ABC Riverina interview with Victor Petrovic

SALLY BRYANT, HOST: Now, we have been hearing ongoing concerns from landholders and communities affected by TransGrid power lines upgrades in the region, and with the current energy crisis, the pressure is on to get those lines built. Kristy McBain is the Minister for Regional Development, Local Government and Territories of Australia, and she says that TransGrid lines need to be upgraded to the standard required when Snowy 2.0 comes online; but, she says, community engagement from TransGrid has fallen short of ideal.

KRISTY MCBAIN, MINISTER: I think the communication was key and our community had just finished defending their properties during the Black Summer bushfire, to receive letters in the mail telling them that their property might be taken up with a new set of transmission lines, so probably timing was really poor, but the way in which it was communicated was equally as poor, and it has been our community fighting to make sure that they have been adequately communicated with and consulted with along the path when that should have been the priority of TransGrid early on.

VICTOR PETROVIC: How important do you think projects like HumeLink are to connect renewable energy projects and, therefore, meet emissions reductions targets?

KRISTY MCBAIN: We know to meet our emissions reduction target that there are going to be renewable energy projects that spring up across the country and that might necessarily mean additional transmission lines. But this isn’t bare or barren country where communities aren’t already living; this is country that is occupied, that is prime agricultural land, where we have communities of interest already in place. So, there is some work to do by many companies in this process to properly consult with communities, to properly remunerate these landowners and to make sure that they are working with community to understand what the best line is going to be and how that will have an impact on our community long term. So, I think there is still a long way to go in terms of making sure that that work is undertaken.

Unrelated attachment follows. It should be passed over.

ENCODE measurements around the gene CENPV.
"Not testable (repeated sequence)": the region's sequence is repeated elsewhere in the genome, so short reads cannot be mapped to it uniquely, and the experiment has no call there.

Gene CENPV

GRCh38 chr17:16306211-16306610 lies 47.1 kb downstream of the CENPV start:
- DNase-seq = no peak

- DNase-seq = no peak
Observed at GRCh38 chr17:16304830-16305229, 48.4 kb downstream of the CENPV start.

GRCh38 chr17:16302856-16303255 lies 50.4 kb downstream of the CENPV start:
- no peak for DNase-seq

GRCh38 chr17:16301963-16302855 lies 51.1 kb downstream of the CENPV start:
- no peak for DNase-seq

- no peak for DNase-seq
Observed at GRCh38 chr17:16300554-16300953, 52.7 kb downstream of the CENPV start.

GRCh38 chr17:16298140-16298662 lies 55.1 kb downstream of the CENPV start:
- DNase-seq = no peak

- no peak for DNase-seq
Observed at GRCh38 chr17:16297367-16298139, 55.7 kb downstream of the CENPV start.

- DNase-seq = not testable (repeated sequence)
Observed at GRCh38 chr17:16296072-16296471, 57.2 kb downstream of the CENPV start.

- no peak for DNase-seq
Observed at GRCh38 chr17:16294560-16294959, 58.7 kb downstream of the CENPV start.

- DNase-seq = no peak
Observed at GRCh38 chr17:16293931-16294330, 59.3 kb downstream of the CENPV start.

VICTOR PETROVIC: And how do we balance those competing concerns in your view? Obviously, there is the importance of the infrastructure, as you spoke about, but there’s also the rights of landholders, some of whom are supposedly effectively losing the facility of their land. So, how do we balance those things, in your view, with something like HumeLink?

KRISTY MCBAIN: I think it’s really important to actually take a locally‑led approach where we are involving communities in the discussion from day one, but genuinely consulting them. Of course, there are going to be competing priorities, but nothing that’s insurmountable when you have parties that are willing to work with each other. We need to make sure that in the process that where communities are going to be impacted, where local landholders are going to be impacted, that they are going to be appropriately compensated for that, which is why Dr Joe McGirr and I have co‑signed a letter asking for a review of the RIT‑T process to be undertaken as soon as possible, and making sure that it deals with the HumeLink project at the start of this review rather than the review coming on the back of this.

VICTOR PETROVIC: One other thing Dr Joe McGirr is pushing for is an overhaul of the legislation, specifically the Just Terms Act, to review the compensation amounts that are available to landholders. Is that something that the Government’s considering?